In Terrell v. LBJ Electronics, 188 Mich.App. 717, 470 N.W.2d 98 (1991), appeal denied, 439 Mich. 1008, 485 N.W.2d 493 (1992), the Court of Appeals of Michigan considered the voluntary assumption of a duty to transport an individual safely in the context of a Boy Scout leader volunteering to drive his troop home after a troop meeting.Summary of this case from Grenier v. Comm'r of Transp.
Docket No. 124973.
Decided May 6, 1991, at 9:30 A.M. Leave to appeal sought.
McCrory Kovsky, P.C. (by Charles E. Kovsky and Julie E. Gilfix), for the plaintiff.
Collins, Einhorn Farrell, P.C. (by Kenneth C. Merritt and Noreen L. Slank), for the defendants.
Before: MURPHY, P.J., and SULLIVAN and SAWYER, JJ.
Plaintiff appeals as of right from the trial court's grant of summary disposition in favor of defendants under MCR 2.116(C)(8), failure to state a claim upon which relief can be granted. Plaintiff contends that the trial court erred when it ruled that defendant Lantz, as a Boy Scout troop leader, owed no duty to discharge plaintiff, a troop member, from his vehicle in a safe location. We reverse.
On the evening of June 16, 1982, plaintiff, then age eleven, attended a meeting of his Boy Scout troop. Defendant Lantz acted as troop leader on that night. After the meeting, Lantz drove plaintiff and seven other Boy Scouts to their homes in a station wagon leased by his employer, defendant LBJ Electronics. Plaintiff lived on the north side of Dorset Street in a residential neighborhood of Southfield, Michigan. Defendant stopped his vehicle in the eastbound lane near the south side of Dorset Street, across the street from plaintiff's home. Plaintiff climbed out of the station wagon through the tailgate and started across the street. Plaintiff was injured when he was struck by a car traveling in the westbound lane of Dorset Street.
Plaintiff's parents sued on plaintiff's behalf the driver of the vehicle which struck plaintiff and the Boy Scouts of America and settled those claims while plaintiff was still a minor. Plaintiff commenced the present action after he became an adult.
On appeal, plaintiff contends that the trial court erroneously granted defendants' motion for summary disposition. Plaintiff argues that, because he had been left in Lantz' charge, defendant Lantz owed plaintiff a duty to discharge him in a safe location and to supervise his care and well-being. Plaintiff argues that defendant Lantz' duty arose both out of a special relationship between plaintiff and defendant Lantz and from defendant Lantz' voluntarily undertaking the responsibility of driving plaintiff to his home. We agree that defendant Lantz owed a duty of due care to plaintiff.
A motion for summary disposition pursuant to MCR 2.116(C)(8), failure to state a claim upon which relief can be granted, tests only the legal basis of the claim. It must be decided on the pleadings alone. All pleaded facts and reasonable inferences drawn therefrom are taken as true. The motion should be denied unless the claim is so clearly unenforceable as a matter of law that no factual development could establish the claim and justify recovery. Chivas v Koehler, 182 Mich. App. 467, 474; 453 N.W.2d 264 (1990). In a negligence action, summary disposition pursuant to MCR 2.116(C)(8) is properly granted if it is determined, as a matter of law, that the defendant owed no duty to the plaintiff. New Hampshire Ins Group v Labombard, 155 Mich. App. 369, 372; 399 N.W.2d 527 (1986).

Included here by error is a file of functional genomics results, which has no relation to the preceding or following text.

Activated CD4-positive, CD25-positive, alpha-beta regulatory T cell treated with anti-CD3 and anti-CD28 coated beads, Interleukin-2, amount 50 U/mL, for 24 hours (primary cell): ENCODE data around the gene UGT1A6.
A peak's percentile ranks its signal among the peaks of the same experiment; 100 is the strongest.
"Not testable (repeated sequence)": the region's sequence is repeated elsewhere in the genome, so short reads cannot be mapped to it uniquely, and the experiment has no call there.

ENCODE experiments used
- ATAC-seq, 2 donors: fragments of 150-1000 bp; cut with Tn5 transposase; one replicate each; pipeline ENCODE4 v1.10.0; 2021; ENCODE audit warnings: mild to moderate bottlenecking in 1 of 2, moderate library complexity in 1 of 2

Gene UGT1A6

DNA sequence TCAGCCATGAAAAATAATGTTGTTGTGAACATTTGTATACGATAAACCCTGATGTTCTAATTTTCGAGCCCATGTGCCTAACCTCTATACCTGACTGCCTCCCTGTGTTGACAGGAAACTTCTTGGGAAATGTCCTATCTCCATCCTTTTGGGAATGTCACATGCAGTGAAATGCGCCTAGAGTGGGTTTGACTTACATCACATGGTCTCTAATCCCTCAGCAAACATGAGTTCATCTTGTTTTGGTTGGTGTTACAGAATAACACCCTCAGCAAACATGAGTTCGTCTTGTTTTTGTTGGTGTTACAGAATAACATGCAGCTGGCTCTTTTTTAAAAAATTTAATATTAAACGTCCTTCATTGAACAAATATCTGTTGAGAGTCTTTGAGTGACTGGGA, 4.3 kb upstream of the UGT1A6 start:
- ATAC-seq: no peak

The concept of "duty" encompasses only the issue whether the defendant is under any obligation to the plaintiff to avoid negligent conduct. Moning v Alfono, 400 Mich. 425, 437; 254 N.W.2d 759 (1977). Duty has been defined as an obligation, to which the law will give recognition and effect, to conform to a particular standard of conduct toward another. Whether the law will impose such an obligation depends upon the relationship between the actor and the injured person. Schuster v Sallay, 181 Mich. App. 558, 562; 450 N.W.2d 81 (1989). The existence of a duty is a question of law. In negligence cases, the duty is always the same: to conform to the legal standard of reasonable conduct in light of the apparent risk. Moning, supra, 438.
As a general rule, there is no duty to protect an individual endangered by the conduct of a third person. However, a duty of reasonable care may arise when one person stands in a special relationship with either the victim or the person causing the injury. The rationale behind imposing a duty to protect in the special relationships is based on control. Williams v Cunningham Drug Stores, Inc, 429 Mich. 495, 499; 418 N.W.2d 381 (1988). When a person entrusts himself to the control and protection of another and, consequently, loses control to protect himself, the duty to protect is imposed upon the person in control because he is best able to provide a place of safety. Id. Moreover, when a person voluntarily assumes the performance of a duty, he is required to perform that duty carefully. Sponkowski v Ingham Co Rd Comm, 152 Mich. App. 123, 127; 393 N.W.2d 579 (1986).